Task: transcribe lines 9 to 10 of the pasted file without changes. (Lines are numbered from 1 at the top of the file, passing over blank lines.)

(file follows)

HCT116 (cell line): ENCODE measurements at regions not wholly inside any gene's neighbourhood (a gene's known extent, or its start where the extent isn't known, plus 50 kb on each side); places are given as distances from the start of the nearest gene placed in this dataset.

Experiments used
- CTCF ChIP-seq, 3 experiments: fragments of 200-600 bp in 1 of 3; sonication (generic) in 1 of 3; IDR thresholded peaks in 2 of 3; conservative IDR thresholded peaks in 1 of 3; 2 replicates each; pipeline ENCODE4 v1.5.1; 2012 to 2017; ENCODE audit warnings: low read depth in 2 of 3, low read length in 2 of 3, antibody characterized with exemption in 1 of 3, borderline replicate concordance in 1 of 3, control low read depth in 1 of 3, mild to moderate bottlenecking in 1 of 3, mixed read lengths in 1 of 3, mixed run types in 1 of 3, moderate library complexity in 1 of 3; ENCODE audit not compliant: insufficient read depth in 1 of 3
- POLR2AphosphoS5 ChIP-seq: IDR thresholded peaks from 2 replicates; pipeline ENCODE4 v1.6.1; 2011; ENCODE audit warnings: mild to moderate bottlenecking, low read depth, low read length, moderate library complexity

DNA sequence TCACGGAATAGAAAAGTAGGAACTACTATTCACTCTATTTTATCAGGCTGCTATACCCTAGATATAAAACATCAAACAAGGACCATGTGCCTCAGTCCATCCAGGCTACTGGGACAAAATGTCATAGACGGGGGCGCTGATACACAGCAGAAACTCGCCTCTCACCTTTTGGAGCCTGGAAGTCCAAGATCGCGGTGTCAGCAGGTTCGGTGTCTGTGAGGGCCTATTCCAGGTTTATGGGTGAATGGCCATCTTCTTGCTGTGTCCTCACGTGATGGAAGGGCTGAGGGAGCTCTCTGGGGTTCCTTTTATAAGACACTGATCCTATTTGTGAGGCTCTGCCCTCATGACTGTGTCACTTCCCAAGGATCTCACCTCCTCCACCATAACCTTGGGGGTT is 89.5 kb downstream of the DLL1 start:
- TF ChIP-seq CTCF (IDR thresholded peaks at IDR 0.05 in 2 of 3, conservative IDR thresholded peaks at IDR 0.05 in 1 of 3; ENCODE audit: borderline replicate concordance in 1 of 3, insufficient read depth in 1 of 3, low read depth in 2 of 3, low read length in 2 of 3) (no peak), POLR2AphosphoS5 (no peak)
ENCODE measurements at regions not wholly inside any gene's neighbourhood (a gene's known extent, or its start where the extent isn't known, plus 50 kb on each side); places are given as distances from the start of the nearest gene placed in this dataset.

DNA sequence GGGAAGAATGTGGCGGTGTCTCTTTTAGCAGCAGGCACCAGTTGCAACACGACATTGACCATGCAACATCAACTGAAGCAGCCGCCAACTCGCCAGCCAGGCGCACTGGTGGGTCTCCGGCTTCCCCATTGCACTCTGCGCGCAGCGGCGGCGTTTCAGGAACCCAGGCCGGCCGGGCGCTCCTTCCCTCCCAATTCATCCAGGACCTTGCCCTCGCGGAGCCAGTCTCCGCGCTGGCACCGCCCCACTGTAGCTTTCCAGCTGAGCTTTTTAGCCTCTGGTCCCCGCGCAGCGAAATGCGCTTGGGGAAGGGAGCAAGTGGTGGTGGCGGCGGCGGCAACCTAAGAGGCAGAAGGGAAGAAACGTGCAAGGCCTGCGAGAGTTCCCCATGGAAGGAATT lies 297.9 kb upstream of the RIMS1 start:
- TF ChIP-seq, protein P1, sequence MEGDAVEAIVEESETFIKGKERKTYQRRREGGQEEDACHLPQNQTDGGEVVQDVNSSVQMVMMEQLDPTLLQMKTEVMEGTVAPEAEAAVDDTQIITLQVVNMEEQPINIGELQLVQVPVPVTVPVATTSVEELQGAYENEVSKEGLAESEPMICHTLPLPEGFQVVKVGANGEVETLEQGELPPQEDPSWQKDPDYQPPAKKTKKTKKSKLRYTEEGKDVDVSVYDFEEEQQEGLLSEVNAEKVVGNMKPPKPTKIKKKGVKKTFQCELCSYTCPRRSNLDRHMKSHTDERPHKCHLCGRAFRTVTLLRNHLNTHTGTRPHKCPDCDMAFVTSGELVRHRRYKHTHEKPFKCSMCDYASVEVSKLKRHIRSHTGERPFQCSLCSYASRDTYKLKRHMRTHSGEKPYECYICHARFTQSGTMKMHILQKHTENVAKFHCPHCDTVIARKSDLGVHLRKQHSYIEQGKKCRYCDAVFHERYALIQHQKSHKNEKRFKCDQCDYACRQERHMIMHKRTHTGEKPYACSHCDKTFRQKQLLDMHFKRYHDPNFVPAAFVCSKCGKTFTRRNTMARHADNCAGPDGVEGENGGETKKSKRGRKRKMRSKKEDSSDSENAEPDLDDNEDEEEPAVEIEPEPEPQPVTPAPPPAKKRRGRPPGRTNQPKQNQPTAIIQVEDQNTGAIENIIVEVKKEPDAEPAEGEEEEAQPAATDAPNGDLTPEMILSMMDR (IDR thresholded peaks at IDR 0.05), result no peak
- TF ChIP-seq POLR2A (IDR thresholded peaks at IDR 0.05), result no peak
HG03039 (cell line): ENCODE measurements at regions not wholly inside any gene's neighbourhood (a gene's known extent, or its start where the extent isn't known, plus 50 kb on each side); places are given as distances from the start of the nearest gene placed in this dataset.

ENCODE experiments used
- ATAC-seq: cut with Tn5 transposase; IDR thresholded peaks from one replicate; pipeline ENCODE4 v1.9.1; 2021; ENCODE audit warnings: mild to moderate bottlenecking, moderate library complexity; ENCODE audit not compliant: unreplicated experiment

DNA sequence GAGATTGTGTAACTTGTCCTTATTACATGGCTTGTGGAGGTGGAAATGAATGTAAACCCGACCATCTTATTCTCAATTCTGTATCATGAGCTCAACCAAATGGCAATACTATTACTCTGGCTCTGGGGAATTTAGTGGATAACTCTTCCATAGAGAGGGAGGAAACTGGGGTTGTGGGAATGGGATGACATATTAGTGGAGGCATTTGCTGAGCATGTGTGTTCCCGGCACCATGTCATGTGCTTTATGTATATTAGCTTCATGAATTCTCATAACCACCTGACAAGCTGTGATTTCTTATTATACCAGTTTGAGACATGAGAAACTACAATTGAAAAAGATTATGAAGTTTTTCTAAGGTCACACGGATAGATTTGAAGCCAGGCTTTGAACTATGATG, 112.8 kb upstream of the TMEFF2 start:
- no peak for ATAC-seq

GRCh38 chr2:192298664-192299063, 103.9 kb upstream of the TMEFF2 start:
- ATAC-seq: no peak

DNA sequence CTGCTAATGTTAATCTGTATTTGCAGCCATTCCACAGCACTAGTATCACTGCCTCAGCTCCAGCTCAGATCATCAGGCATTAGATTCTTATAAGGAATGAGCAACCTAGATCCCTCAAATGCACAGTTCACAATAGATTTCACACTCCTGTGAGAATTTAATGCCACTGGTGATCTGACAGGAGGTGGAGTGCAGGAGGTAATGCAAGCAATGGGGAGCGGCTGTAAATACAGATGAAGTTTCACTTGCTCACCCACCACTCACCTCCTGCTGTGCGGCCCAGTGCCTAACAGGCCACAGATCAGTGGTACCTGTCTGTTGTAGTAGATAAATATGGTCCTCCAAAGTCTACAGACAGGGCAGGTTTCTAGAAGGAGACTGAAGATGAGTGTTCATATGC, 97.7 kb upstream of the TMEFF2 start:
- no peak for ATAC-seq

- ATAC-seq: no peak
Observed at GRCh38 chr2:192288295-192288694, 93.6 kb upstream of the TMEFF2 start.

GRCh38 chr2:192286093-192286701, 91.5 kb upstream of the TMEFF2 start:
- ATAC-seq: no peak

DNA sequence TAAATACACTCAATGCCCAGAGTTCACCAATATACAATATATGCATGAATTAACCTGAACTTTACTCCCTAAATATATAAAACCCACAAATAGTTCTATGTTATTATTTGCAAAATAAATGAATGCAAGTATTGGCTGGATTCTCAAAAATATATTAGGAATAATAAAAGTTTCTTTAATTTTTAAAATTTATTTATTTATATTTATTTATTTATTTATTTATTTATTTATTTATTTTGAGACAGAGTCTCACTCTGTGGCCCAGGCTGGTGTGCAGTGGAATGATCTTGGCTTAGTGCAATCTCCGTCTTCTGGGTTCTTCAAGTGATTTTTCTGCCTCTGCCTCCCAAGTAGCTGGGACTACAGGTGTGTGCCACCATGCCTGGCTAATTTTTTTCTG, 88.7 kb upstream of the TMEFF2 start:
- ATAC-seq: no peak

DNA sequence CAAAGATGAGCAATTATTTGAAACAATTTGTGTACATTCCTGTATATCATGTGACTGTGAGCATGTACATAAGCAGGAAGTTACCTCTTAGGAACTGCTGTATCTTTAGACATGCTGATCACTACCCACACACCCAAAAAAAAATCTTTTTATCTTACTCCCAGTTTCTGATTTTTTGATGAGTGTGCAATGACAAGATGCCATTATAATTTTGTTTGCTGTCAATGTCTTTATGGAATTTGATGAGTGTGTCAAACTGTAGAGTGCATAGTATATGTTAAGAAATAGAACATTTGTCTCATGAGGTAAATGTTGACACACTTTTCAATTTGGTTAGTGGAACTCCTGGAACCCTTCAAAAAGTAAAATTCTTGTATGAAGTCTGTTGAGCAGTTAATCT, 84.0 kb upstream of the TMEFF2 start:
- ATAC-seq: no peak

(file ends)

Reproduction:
- TF ChIP-seq, protein P1, sequence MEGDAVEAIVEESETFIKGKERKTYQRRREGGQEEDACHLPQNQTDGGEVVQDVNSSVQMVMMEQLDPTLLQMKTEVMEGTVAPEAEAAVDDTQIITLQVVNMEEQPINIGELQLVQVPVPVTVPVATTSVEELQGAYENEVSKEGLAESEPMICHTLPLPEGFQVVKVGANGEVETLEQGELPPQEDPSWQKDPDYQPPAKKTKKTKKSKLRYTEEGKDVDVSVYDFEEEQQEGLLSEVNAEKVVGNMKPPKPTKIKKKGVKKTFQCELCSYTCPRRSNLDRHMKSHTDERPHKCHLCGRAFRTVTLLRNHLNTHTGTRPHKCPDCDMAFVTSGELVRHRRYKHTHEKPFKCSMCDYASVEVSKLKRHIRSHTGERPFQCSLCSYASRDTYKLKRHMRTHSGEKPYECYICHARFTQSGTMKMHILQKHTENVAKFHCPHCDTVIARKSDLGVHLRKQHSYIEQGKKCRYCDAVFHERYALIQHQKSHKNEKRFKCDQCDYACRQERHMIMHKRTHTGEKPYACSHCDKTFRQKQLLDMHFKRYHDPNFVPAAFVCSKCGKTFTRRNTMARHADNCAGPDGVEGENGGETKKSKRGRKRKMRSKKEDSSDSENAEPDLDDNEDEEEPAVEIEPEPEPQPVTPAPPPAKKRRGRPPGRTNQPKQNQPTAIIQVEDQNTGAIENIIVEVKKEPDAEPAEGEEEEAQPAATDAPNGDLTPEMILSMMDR (IDR thresholded peaks at IDR 0.05), result no peak
- TF ChIP-seq POLR2A (IDR thresholded peaks at IDR 0.05), result no peak